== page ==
I am not good at kata comp, I can't make it look pretty enough :) I have good power and speed, but I miss the whole drama thing that seems to win rounds. In Australia kata that score well for judges are Seienchin, Kusanku (Kanku) Dai, Unsu, Jion (the shotokan version) and Superempi. Members from our club have also had success with Shisochin and Shochin.

    I am with the others though, you should only be performing kata that you really understand. You can see when someone is doing the kata, and when someone is just going through the motions. It takes time and lots of practice to really develop a kata and understand it, and the feeling you get from it is often what the judges with judge on, because it shows in many ways such as the way you move into and out of stances, the moments when you pause, the direction you are looking and even the timing of your breath. If have just been shown how to do the kata and without having enough time to really understand it, it will be obvious to even dodgy judges. So go with what you know, and next year know more (if kata competition is something that really interests you).
  11. armanox

    armanox Kick this Ginger...

    Toss me in as another vote with Mr. Klein's statement - go with what you know. Doing Shorin Ryu kata here were most of my competitors do TKD has left me at a disadvantage - but often times I still place. Chinto can be a very hard kata to do well with, it is very easy to lose points (if yours is similar to mine, can never be certain). Lately I've been focusing on Matsumura Passai (Passai Dai) for tournaments.
  12. Moosey

    Moosey invariably, a moose Supporter

    Really? TKD patterns look shockingly awful - you must have some bizarre judges!
  13. Mitch

    Mitch Lord Mitch of MAP Admin

    Burn the witch!

    This is me on video from a recent competition.*



    *True. I'm the slap-headed one sitting down in front of the Scotland flag.
    Last edited: Nov 26, 2010
  14. Moosey

    Moosey invariably, a moose Supporter

    I rest my case :hat:

    The holding your leg high in the air trick is very impressive (and I can't do it) but the bouncy movement and flappy hand techniques wouldn't rate well in a karate kata competition.
  15. Fish Of Doom

    Fish Of Doom Will : Mind : Motion Supporter

    since repeating what the others said would be redundant, i'll address the "which kata to learn?" question: i suggest enpi

    [ame=""]YouTube - Hirokazu Kanazawa 10º Dan Enpi[/ame]

  16. holyheadjch

    holyheadjch Valued Member

    Well, I just sprayed coffee all over my desk.

    They do say that it's what you do with it that counts.
  17. armanox

    armanox Kick this Ginger...

    Usually it's the Wushu/Kung Fu guys that take first place when they compete. But, the judges make a huge difference. Take these two videos (of me):
    [ame=""]YouTube - Kusanku Sho[/ame]

    [ame=""]YouTube - Kusanku Sho[/ame]

    The first took third place. The second was somewhere around eighth. Neither one was a well delivered kata either.
  18. monkeywrench

    monkeywrench Valued Member

    Whichever kata you choose, know it backwards and forwards. Literally if the kata lends itself to being reversed!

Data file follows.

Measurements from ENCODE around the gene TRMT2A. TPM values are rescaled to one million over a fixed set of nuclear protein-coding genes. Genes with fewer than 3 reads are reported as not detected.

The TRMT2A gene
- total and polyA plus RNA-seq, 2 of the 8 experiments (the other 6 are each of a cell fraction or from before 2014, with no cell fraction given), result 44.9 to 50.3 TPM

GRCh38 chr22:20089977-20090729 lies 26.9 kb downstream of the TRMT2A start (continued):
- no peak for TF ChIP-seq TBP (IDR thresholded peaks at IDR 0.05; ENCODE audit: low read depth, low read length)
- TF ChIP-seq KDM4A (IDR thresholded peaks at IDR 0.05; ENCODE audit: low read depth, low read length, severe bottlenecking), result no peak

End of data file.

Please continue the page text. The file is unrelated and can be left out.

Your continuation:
Someone mentioned doing kata fast, slow, with tension. That's all very good. If your kata is a more "hard" shotokan kata, try doing it not only slow but flowing like a tae chi form as well. Also do it with stances/kicks only with your hands just in guard position or even tucked into your belt. Get to know your stances! Then do the kata standing still and just throwing the hand/arm techniques.
    When you're done with all that your head will be spinning I guarantee you. But if you keep training like that, your kata will have no place to go but up.

    One thing my style, Cuong Nhu (which takes its hard style heavily from Shotokan), harps on is taking a look over your shoulder first before you make turns. This demonstrates that you are aware of what your "opponent" is doing and where they are before you throw your technique. I didn't see this in any of the videos posted here and that is not surprising. We have enough trouble getting our own people to practice this.

    From watching these videos posted here I am reminded that the quality of gi counts. If you can get a heavier weight gi that will give you a nice "snap" for competition that will be a nice touch. No offense to anyone, but the light-weight gis look like wearing tissue paper to me. lol

    One last thing before I bore you to tears.
    Break your kata into pieces and rep those pieces. This will give you depth and you will realize you may have been taking shortcuts when just doing the whole kata as one unit.
  19. SenseiMattKlein

    SenseiMattKlein Engage, Maverick

    The fast/slow tension concept was part of my comment, but I like yours about the "looking in the direction you are moving to next" even better. It really sharpens the form and shows superior focus.
  20. monkeywrench

    monkeywrench Valued Member

    Indeed it does. I say that as a person who learned kata and practiced it in a couple different styles without the looking. Makes a big difference.

    I've heard it said that the greatest compliment you can get on your kata is "wow, I could see the opponent you were going after." Well, a big part of that is looking first before turning and attacking. You wouldn't cross the street without looking first would you? So why attack in a direction assuming an opponent will be there just waiting for you to smack them?
    : )